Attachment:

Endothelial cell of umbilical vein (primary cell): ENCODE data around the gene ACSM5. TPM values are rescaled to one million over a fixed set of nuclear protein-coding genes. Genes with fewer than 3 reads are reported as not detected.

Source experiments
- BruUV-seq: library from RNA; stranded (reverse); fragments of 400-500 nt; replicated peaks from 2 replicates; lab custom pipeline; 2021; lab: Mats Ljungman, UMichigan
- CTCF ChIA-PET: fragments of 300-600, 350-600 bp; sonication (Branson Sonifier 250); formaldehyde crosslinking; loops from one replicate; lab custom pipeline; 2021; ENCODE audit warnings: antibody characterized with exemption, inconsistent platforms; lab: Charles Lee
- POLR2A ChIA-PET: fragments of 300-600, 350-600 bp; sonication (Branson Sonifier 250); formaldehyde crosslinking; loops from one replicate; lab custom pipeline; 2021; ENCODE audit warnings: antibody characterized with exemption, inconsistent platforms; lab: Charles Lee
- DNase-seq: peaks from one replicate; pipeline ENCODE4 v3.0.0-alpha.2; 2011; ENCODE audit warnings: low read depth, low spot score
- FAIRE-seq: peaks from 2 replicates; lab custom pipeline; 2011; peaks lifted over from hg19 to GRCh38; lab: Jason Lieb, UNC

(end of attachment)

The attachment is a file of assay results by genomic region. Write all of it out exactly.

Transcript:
Endothelial cell of umbilical vein (primary cell): ENCODE data around the gene ACSM5. TPM values are rescaled to one million over a fixed set of nuclear protein-coding genes. Genes with fewer than 3 reads are reported as not detected.

Source experiments
- BruUV-seq: library from RNA; stranded (reverse); fragments of 400-500 nt; replicated peaks from 2 replicates; lab custom pipeline; 2021; lab: Mats Ljungman, UMichigan
- CTCF ChIA-PET: fragments of 300-600, 350-600 bp; sonication (Branson Sonifier 250); formaldehyde crosslinking; loops from one replicate; lab custom pipeline; 2021; ENCODE audit warnings: antibody characterized with exemption, inconsistent platforms; lab: Charles Lee
- POLR2A ChIA-PET: fragments of 300-600, 350-600 bp; sonication (Branson Sonifier 250); formaldehyde crosslinking; loops from one replicate; lab custom pipeline; 2021; ENCODE audit warnings: antibody characterized with exemption, inconsistent platforms; lab: Charles Lee
- DNase-seq: peaks from one replicate; pipeline ENCODE4 v3.0.0-alpha.2; 2011; ENCODE audit warnings: low read depth, low spot score
- FAIRE-seq: peaks from 2 replicates; lab custom pipeline; 2011; peaks lifted over from hg19 to GRCh38; lab: Jason Lieb, UNC